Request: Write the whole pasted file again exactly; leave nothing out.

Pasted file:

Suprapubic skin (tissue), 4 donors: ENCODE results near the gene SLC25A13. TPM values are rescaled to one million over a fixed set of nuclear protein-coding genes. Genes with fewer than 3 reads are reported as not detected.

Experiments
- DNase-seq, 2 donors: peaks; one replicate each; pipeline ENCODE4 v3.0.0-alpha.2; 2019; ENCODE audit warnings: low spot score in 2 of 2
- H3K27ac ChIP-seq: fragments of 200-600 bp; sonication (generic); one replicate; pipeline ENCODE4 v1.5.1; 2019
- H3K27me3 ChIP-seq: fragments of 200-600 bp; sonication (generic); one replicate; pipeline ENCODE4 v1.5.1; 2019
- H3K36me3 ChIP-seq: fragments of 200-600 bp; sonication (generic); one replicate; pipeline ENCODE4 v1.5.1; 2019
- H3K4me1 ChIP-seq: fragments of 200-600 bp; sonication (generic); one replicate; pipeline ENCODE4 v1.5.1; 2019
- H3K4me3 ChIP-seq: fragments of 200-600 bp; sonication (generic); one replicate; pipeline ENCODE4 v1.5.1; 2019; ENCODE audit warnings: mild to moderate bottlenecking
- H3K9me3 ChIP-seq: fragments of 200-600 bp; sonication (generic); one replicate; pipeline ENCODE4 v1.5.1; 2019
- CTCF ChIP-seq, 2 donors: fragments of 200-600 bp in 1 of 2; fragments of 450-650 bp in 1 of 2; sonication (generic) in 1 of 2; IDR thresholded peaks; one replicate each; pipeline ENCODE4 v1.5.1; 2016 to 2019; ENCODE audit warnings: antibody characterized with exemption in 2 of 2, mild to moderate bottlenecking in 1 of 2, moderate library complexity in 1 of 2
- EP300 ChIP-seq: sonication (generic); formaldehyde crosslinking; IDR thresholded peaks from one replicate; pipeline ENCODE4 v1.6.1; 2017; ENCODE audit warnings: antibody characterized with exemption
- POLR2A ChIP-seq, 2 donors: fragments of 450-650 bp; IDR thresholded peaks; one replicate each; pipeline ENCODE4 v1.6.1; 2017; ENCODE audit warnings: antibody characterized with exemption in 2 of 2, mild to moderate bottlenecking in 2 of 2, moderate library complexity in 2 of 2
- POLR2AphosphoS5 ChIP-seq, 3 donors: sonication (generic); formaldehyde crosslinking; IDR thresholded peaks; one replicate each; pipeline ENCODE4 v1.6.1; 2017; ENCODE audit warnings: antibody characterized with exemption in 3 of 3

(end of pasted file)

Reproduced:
Suprapubic skin (tissue), 4 donors: ENCODE results near the gene SLC25A13. TPM values are rescaled to one million over a fixed set of nuclear protein-coding genes. Genes with fewer than 3 reads are reported as not detected.

Experiments
- DNase-seq, 2 donors: peaks; one replicate each; pipeline ENCODE4 v3.0.0-alpha.2; 2019; ENCODE audit warnings: low spot score in 2 of 2
- H3K27ac ChIP-seq: fragments of 200-600 bp; sonication (generic); one replicate; pipeline ENCODE4 v1.5.1; 2019
- H3K27me3 ChIP-seq: fragments of 200-600 bp; sonication (generic); one replicate; pipeline ENCODE4 v1.5.1; 2019
- H3K36me3 ChIP-seq: fragments of 200-600 bp; sonication (generic); one replicate; pipeline ENCODE4 v1.5.1; 2019
- H3K4me1 ChIP-seq: fragments of 200-600 bp; sonication (generic); one replicate; pipeline ENCODE4 v1.5.1; 2019
- H3K4me3 ChIP-seq: fragments of 200-600 bp; sonication (generic); one replicate; pipeline ENCODE4 v1.5.1; 2019; ENCODE audit warnings: mild to moderate bottlenecking
- H3K9me3 ChIP-seq: fragments of 200-600 bp; sonication (generic); one replicate; pipeline ENCODE4 v1.5.1; 2019
- CTCF ChIP-seq, 2 donors: fragments of 200-600 bp in 1 of 2; fragments of 450-650 bp in 1 of 2; sonication (generic) in 1 of 2; IDR thresholded peaks; one replicate each; pipeline ENCODE4 v1.5.1; 2016 to 2019; ENCODE audit warnings: antibody characterized with exemption in 2 of 2, mild to moderate bottlenecking in 1 of 2, moderate library complexity in 1 of 2
- EP300 ChIP-seq: sonication (generic); formaldehyde crosslinking; IDR thresholded peaks from one replicate; pipeline ENCODE4 v1.6.1; 2017; ENCODE audit warnings: antibody characterized with exemption
- POLR2A ChIP-seq, 2 donors: fragments of 450-650 bp; IDR thresholded peaks; one replicate each; pipeline ENCODE4 v1.6.1; 2017; ENCODE audit warnings: antibody characterized with exemption in 2 of 2, mild to moderate bottlenecking in 2 of 2, moderate library complexity in 2 of 2
- POLR2AphosphoS5 ChIP-seq, 3 donors: sonication (generic); formaldehyde crosslinking; IDR thresholded peaks; one replicate each; pipeline ENCODE4 v1.6.1; 2017; ENCODE audit warnings: antibody characterized with exemption in 3 of 3